"It was not uncommon for a Brother or a Sister to whack you across the hands or the back of your legs with a yardstick," Harold Blake, a graduate of St. Veronica's grammar school and a longtime parishioner and volunteer at the church school, recalled in 2004. "If you happened to tell your mother and father about getting whacked when you got home from school, they usually would say, 'You probably deserved it.' And sometimes the parents would then whack you, too, which discouraged a kid from telling them in the first place. You have to understand that the Irish parents years ago had a great deal of respect for the Brothers and Sisters who taught, and felt they could do no wrong, and so they never complained to school authorities. But that's how it was in the parochial schools."
During that era, the docks along the Hudson in the West Village thrived and stevedores tended to live as close to the docks as they could, mainly because their primary mode of transportation at the turn of the century was their legs, since the opening of the New York subway system was still four years away. In all three tenement buildings in which the Tunneys lived, John Tunney was never more than two blocks from the waterfront.
For a city boy growing up so close to the Hudson, there was much to do. From the nearby piers, Gene Tunney and his friends could look out on a seemingly endless parade of ocean liners, freighters, and tankers, along with trans-river ferries, side-wheel excursion steamers, lighters, railroad car floats in tow, barges, and occasionally a United States Navy squadron or even an entire fleet.
In the summer, though, the Hudson had a more adventurous allure for Tunney and his more daring friends. On hot nights, they would dive off the docks at the foot of West Tenth Street into the Hudson to swim. And when an ocean liner was berthed at a nearby pier, they were inclined to get even more daring. Aware of which steamship lines tended to be lax about security, the boys, almost all of them the sons of Irish immigrants, managed to get aboard some passenger ships and then find their way to the bridge. From there, about one hundred feet above the Hudson, one teenager after another would leap into the murky water below, often blessing themselves first, and then swim or dog-paddle back to the pier. Once, Tunney recalled some years later, he did what was known as a "soldier's dive," wherein one puts his hands at his sides and then dives into the water, headfirst. The dive could have killed or paralyzed young Tunney, he realized after, and he never tried the daredevil stunt again.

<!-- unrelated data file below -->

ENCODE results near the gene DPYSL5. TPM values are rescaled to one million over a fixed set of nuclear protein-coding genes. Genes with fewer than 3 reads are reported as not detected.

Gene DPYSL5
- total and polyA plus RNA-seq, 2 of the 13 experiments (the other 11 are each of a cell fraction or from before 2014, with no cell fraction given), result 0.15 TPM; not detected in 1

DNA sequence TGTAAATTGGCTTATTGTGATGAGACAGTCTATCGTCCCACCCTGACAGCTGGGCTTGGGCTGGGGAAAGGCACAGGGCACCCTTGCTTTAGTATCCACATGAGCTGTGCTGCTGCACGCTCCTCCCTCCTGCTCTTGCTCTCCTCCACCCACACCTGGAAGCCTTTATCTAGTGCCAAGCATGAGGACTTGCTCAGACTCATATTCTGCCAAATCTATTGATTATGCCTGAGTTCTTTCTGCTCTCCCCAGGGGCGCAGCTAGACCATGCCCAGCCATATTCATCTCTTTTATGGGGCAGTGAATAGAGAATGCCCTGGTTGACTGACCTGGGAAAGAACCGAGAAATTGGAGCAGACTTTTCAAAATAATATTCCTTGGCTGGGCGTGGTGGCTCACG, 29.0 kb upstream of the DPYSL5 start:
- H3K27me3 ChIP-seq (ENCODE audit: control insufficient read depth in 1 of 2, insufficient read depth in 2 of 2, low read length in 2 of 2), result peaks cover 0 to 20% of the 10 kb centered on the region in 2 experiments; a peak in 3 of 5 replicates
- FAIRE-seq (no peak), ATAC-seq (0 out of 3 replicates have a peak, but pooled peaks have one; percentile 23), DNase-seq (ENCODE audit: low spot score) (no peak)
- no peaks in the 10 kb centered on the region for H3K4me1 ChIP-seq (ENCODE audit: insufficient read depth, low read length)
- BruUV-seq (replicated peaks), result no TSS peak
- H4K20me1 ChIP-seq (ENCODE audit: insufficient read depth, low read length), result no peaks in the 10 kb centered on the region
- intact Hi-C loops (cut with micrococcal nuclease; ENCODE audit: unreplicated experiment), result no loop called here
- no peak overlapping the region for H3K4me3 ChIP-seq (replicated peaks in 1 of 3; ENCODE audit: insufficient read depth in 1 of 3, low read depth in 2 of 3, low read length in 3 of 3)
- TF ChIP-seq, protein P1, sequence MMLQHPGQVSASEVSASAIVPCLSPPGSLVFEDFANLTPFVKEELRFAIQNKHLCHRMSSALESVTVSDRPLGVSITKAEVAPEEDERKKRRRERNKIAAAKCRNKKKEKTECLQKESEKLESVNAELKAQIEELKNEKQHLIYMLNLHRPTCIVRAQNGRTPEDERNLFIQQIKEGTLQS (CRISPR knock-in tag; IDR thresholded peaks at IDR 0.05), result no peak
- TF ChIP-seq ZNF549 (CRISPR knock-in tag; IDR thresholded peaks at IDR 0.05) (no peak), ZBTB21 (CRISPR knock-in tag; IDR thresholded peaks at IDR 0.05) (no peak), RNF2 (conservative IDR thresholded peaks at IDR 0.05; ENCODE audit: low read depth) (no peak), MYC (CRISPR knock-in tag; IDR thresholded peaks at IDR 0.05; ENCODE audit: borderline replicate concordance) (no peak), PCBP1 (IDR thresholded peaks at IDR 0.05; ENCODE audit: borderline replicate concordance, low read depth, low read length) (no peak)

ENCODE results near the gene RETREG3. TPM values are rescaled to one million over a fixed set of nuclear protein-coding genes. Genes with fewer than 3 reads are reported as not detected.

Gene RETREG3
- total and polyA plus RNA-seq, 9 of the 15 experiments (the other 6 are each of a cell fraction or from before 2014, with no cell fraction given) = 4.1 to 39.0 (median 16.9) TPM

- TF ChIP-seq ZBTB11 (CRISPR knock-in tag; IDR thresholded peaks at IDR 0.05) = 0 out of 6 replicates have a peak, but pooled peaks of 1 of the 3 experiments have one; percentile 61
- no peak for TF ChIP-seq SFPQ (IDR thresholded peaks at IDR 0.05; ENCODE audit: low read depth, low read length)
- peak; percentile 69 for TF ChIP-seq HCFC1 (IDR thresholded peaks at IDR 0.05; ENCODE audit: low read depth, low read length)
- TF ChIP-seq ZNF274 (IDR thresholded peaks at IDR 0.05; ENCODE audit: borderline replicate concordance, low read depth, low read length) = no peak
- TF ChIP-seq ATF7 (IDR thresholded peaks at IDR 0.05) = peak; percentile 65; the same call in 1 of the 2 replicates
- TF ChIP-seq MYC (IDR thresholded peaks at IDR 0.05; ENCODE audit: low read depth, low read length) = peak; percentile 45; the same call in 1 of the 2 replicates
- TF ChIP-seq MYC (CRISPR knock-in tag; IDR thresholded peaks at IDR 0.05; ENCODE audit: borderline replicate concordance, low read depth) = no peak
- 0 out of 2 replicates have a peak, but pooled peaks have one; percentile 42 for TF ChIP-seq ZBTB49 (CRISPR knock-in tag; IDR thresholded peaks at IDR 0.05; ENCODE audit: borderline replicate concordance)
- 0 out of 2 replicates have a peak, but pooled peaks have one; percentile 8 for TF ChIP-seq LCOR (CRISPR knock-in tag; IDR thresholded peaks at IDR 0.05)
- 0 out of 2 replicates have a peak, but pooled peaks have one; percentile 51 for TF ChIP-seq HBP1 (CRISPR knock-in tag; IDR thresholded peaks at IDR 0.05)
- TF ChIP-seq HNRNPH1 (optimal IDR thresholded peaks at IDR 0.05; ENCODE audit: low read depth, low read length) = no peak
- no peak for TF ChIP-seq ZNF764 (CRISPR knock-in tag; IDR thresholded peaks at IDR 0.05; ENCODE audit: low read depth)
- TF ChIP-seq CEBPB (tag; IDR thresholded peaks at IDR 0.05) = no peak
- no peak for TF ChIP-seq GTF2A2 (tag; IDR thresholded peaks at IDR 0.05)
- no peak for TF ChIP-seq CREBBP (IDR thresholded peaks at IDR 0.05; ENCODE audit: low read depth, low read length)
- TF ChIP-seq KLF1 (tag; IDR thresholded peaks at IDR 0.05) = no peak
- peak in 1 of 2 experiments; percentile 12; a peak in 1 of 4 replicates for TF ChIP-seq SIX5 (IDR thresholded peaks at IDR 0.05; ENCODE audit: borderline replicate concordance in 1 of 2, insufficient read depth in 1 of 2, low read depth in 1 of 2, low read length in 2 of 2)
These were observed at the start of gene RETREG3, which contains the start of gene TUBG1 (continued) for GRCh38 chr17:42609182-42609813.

By the time he was eleven, Tunney, despite his frail-looking stature, had established himself as one of the best athletes at St. Veronica's School, excelling at basketball, baseball, swimming, and running, and good enough at the quintessentially New York City game of handball to hold his own with the Christian Brothers who taught at the school. Young Tunney's evident penchant for learning and the inordinate time he spent in the school library, much of it poring over books on Greek and Roman history, cast him as something of a prig to many of his classmates, who, like Tunney, were from poor families, and who, unlike Tunney, found school boring. "There was an inclination to poke fun at Gene's scholarly demeanor," Dr. Fred Van Vliet, a neighborhood physician, once recalled. "He was an inveterate reader as far back as I knew him, and my library had a sort of fascination for him as a boy, and I guess he must have browsed through every book in my possession."
Even some of young Tunney's closest friends tried to take advantage of his passive nature. "Some of us kids were pretty active and keen for boxing," Gene Boyle, a classmate at St. Veronica's School, later said, "and Gene was such a simple-looking chap at the time that we proceeded to go to work on him. But it wasn't long before we realized our mistake."
Indeed, Tunney's sports teammates, along with some of the budding toughs among the student body, found it hard to reconcile his passion for reading and his thespian activities at the school with his athleticism. Always eager to take part in theatrical productions, by the age of thirteen young Tunney was able to recite the soliloquies of such Shakespearean characters as Antonio, Portia, and Shylock and had played Antonio in The Merchant of Venice as an eighth-grader.
Excerpted from Tunney
by Jack Cavanaugh Excerpted by permission.
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Meet the Author
Jack Cavanaugh is a veteran sportswriter who has covered scores of major boxing bouts, along with the Olympics, the World Series, Super Bowl games, the Masters golf tournament, and both the U.S. golf and tennis opens. His work has appeared most notably on the sports pages of The New York Times, for which he has covered hundreds of varied sports assignments. In addition, he has been a frequent contributor to Sports Illustrated and written for Reader’s Digest, Tennis and Golf magazines, and other national publications. He is also a former reporter for both ABC and CBS News. Cavanaugh currently is an adjunct writing professor at Fairfield University. He and his wife, Marge, live in Wilton, Connecticut.